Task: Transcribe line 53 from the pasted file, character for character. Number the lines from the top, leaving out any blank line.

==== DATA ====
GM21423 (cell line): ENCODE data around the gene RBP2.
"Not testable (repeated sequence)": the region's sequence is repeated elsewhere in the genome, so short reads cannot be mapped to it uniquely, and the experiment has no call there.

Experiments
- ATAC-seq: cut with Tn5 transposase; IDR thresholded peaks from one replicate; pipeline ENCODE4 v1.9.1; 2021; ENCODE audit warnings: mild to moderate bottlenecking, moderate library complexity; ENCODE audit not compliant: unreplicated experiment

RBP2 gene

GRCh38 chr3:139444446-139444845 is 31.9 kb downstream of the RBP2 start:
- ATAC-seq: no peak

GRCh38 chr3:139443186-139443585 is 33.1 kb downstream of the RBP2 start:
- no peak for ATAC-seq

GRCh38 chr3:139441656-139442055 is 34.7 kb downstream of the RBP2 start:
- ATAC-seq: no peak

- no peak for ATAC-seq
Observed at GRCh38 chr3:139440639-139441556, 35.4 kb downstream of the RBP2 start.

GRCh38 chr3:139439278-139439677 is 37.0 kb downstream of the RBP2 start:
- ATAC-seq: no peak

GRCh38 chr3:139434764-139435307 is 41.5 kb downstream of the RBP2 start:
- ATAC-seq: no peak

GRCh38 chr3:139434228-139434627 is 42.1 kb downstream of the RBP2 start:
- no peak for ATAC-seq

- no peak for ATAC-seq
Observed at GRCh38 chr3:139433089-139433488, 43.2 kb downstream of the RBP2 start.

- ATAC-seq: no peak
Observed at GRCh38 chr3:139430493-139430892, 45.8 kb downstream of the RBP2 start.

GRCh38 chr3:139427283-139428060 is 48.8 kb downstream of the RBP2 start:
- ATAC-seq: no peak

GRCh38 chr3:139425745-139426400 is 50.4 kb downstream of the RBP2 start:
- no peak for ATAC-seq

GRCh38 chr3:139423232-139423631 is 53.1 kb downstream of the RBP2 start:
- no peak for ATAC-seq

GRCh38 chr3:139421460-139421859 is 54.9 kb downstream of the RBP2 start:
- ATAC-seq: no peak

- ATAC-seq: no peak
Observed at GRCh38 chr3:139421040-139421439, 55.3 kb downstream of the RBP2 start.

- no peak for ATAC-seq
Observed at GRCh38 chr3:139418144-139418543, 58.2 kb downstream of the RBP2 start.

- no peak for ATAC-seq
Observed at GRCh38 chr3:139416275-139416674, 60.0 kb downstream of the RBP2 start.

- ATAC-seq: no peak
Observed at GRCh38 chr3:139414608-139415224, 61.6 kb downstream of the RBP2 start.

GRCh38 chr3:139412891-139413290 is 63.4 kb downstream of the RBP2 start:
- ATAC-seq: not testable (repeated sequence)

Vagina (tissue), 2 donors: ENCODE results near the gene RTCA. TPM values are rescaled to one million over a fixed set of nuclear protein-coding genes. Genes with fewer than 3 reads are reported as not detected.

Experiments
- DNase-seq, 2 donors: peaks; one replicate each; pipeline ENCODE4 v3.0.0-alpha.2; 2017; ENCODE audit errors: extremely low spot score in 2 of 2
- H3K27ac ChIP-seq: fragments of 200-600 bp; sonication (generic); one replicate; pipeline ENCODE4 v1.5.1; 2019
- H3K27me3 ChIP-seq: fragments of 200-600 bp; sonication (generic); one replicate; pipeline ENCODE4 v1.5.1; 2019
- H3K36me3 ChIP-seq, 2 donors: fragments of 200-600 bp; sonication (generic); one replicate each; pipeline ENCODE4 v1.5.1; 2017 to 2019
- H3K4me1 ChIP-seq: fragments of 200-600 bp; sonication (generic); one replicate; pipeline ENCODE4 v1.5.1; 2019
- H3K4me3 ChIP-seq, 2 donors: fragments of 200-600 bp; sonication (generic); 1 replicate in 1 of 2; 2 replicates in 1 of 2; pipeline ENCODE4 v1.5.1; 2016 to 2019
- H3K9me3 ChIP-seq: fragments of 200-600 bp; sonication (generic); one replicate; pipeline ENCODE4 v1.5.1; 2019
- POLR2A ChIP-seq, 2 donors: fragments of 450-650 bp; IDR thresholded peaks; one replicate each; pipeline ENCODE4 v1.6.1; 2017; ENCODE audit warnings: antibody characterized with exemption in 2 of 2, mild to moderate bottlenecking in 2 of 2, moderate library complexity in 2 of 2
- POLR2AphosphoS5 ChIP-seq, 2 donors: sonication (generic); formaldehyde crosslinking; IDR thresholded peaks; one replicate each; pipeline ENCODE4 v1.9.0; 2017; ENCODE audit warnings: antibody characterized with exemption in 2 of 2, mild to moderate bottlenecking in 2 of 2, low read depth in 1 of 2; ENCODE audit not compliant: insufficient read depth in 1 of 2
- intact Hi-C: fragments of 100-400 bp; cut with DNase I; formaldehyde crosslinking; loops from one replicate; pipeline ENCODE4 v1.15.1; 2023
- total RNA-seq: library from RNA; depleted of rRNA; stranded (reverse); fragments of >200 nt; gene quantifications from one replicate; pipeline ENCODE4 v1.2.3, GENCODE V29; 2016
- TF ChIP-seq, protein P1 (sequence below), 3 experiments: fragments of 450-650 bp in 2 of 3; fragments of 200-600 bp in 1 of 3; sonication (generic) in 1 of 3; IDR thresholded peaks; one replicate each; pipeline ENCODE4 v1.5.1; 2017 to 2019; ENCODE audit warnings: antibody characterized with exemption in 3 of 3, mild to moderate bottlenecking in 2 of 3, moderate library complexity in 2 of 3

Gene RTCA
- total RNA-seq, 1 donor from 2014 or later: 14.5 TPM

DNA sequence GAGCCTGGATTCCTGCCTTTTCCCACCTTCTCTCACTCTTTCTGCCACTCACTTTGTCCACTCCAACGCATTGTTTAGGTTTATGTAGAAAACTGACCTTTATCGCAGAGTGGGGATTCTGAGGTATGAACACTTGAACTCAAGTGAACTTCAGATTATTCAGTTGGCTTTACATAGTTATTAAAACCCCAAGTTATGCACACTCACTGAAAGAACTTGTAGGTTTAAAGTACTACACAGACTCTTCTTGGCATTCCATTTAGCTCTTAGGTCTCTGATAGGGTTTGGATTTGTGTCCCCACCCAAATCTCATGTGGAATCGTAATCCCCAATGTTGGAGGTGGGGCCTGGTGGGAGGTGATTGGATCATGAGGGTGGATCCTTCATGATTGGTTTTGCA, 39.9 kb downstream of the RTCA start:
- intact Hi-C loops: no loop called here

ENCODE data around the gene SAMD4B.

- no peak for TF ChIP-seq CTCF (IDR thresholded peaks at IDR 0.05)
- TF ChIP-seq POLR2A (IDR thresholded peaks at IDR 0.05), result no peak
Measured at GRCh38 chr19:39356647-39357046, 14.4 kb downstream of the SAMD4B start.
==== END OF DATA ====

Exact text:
- intact Hi-C: fragments of 100-400 bp; cut with DNase I; formaldehyde crosslinking; loops from one replicate; pipeline ENCODE4 v1.15.1; 2023